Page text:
The rocketing costs of fuel and foodstuffs are a major cause for concern for developing countries and the poorest members of society. Genitta Pascal, a 19-year-old from the Caribbean island of St Lucia, reports.
There is talk of a coming crisis like the one that produced riots in 2008 and 1974. Latest figures show that prices have already surpassed the peaks reached at the height of the crisis in 2008. For now, the world is not experiencing a repeat of those crises. But for how long?
Inflation is defined as an economic condition whereby prices of consumer goods rise, eroding purchasing power. All countries are being affected by this issue of inflation. Rising food prices are a worldwide reality.
Although this issue is a global one, some countries are currently more greatly affected than others and will continue to be affected. Those on fixed incomes and the poorest members of society, such as the elderly and those living on benefits, will suffer ghastly from increased food prices.
The Food and Agriculture Organization predicts that if prices continue to climb, the diets of poor people will deteriorate. Countries will also be vulnerable if they already have high inflation, limited foreign currency reserves and if their local currency is depreciating against the US dollar.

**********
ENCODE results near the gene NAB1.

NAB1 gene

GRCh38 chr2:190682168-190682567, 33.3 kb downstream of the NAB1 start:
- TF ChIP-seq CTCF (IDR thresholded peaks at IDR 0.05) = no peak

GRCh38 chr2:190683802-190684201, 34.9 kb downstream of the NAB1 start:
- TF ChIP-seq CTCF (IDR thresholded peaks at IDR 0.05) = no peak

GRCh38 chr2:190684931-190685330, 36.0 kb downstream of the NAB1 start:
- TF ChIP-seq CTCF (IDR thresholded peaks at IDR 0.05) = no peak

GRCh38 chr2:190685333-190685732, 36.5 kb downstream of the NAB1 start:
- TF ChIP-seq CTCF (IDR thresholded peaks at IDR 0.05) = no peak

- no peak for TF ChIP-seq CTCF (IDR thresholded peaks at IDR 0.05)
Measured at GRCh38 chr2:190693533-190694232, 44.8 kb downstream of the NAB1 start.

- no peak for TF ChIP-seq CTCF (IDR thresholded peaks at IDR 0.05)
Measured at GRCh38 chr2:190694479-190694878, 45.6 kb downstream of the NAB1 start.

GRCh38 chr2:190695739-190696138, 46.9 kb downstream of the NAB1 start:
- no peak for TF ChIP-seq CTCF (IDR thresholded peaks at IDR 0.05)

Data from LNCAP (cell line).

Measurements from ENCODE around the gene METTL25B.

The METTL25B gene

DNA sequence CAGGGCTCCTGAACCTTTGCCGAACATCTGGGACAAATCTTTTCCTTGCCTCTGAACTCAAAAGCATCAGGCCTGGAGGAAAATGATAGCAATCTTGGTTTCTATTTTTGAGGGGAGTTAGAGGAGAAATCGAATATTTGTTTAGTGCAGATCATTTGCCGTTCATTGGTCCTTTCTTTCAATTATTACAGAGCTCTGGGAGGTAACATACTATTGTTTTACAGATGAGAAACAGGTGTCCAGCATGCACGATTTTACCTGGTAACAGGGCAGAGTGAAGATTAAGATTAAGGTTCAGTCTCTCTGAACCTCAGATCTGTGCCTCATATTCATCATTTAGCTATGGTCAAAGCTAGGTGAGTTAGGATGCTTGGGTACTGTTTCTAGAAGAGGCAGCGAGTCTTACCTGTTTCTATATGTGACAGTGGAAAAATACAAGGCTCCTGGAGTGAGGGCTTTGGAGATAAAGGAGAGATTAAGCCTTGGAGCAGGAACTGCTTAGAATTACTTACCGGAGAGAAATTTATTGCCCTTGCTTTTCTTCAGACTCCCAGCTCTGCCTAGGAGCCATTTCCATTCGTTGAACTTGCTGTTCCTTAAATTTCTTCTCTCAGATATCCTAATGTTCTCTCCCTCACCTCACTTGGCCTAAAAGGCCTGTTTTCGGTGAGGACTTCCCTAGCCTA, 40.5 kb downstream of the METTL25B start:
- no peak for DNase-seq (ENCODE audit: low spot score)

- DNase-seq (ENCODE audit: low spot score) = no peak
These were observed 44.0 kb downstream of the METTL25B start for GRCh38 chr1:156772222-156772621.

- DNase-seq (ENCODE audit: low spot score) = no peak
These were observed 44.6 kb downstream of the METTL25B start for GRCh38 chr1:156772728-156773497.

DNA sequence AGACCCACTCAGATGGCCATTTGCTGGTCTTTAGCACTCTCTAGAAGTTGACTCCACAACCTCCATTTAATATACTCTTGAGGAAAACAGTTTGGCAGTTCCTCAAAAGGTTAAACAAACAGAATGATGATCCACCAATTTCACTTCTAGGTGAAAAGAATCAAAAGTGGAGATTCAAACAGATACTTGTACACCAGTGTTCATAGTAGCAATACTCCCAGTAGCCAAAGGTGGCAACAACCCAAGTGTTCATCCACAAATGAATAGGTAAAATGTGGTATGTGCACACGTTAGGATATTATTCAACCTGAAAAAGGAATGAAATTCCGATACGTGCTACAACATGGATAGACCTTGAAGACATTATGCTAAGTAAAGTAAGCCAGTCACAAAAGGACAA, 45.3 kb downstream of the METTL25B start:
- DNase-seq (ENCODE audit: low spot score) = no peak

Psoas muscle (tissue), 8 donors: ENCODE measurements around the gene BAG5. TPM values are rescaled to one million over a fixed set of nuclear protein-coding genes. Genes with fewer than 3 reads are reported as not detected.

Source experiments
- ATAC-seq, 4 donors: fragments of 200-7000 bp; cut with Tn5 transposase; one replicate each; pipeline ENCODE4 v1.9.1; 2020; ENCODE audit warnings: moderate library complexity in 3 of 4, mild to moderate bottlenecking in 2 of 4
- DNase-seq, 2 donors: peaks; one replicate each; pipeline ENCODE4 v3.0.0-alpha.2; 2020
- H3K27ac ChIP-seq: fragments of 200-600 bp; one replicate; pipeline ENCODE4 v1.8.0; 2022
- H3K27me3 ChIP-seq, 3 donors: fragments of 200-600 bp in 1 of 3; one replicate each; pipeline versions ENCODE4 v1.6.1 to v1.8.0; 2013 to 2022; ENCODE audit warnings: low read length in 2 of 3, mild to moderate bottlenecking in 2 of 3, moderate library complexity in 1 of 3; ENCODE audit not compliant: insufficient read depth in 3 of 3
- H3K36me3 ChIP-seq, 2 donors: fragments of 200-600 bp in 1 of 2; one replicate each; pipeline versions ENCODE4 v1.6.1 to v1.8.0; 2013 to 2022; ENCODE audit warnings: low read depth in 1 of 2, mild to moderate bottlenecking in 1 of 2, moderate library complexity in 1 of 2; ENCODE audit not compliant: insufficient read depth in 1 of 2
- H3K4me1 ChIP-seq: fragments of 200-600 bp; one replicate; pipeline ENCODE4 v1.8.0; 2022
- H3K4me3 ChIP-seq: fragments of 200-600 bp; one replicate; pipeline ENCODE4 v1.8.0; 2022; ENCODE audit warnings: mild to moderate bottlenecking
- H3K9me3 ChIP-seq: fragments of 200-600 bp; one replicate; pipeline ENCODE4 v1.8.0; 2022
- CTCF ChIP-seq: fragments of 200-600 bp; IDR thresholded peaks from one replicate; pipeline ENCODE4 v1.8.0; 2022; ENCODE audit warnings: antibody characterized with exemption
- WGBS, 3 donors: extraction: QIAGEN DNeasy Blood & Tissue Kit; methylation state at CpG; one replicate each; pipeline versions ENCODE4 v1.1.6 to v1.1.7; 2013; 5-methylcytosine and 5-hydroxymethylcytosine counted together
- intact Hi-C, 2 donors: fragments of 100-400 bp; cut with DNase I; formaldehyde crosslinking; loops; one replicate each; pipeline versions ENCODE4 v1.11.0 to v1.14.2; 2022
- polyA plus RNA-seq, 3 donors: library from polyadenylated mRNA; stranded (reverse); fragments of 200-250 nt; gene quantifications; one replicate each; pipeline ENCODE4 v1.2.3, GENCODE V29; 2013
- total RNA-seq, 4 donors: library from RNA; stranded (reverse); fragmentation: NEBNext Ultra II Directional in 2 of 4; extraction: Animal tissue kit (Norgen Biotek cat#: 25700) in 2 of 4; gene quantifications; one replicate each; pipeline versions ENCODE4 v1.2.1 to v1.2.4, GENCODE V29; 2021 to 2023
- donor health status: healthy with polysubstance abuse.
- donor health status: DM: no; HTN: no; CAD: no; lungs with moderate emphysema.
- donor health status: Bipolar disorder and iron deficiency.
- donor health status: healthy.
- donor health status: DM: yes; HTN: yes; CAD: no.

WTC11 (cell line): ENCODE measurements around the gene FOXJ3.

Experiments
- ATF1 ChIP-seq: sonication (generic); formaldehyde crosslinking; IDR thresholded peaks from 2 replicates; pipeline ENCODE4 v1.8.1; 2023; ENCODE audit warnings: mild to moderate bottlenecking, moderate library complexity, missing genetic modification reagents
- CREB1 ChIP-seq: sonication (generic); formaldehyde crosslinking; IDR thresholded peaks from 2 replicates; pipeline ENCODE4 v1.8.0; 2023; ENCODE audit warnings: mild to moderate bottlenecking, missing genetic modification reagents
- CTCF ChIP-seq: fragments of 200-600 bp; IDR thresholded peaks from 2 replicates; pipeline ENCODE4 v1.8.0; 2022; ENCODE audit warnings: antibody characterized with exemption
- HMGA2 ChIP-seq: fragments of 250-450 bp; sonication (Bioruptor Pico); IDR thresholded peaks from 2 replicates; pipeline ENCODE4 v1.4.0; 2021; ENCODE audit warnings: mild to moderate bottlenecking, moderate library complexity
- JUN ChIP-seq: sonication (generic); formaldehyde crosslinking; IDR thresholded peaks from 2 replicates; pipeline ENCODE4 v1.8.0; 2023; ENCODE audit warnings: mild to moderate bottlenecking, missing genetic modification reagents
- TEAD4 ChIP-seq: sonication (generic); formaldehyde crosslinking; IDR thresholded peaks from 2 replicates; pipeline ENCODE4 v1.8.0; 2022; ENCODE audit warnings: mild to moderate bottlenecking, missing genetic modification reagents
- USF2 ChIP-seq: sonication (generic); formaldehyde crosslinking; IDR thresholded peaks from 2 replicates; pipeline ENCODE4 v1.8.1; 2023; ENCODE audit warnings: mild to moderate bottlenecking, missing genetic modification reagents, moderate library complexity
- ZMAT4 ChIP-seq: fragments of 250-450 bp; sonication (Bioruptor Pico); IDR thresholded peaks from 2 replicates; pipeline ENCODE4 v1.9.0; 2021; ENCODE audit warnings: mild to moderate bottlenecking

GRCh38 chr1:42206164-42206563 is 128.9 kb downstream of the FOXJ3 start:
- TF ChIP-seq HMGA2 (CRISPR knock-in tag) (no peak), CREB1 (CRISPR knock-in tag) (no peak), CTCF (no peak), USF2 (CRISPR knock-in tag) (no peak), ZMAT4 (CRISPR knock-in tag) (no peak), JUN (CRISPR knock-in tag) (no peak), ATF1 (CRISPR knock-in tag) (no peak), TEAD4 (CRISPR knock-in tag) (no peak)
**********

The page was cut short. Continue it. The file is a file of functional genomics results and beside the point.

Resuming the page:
One must wonder, “Why is there such drastic food price inflation?” The price increase is because the wheel of agriculture is greased with oil.
In 2008, prices were driven partly by high oil prices that peaked at more than US$150 a barrel. The spiraling cost of oil has a direct impact on farming costs and transportation of food, which are both key factors in food price inflation.
I think we should be worried. High prices are a problem for any household that spends most of its income on food. In many countries, people spend 60-80% of their income on food. It is not just an issue of money. Escalation of prices have caused riots in some countries.
Now the crisis in Libya has caused a hike in oil prices. According to one recent news broadcast, Saint Lucia has begun to clamor for a cap to be placed on fuel prices in the event global oil prices keep rising.
It is evident that the current situation is likely to lead people to desperate means. In an attempt to resolve this crisis, governments around the world must try to control inflation through monetary policies. It is their job to try to keep inflation at the lowest.
Individuals can also explore the option of farming in order to decrease the amount of money being spent. Otherwise we will be forced to make painful decisions.
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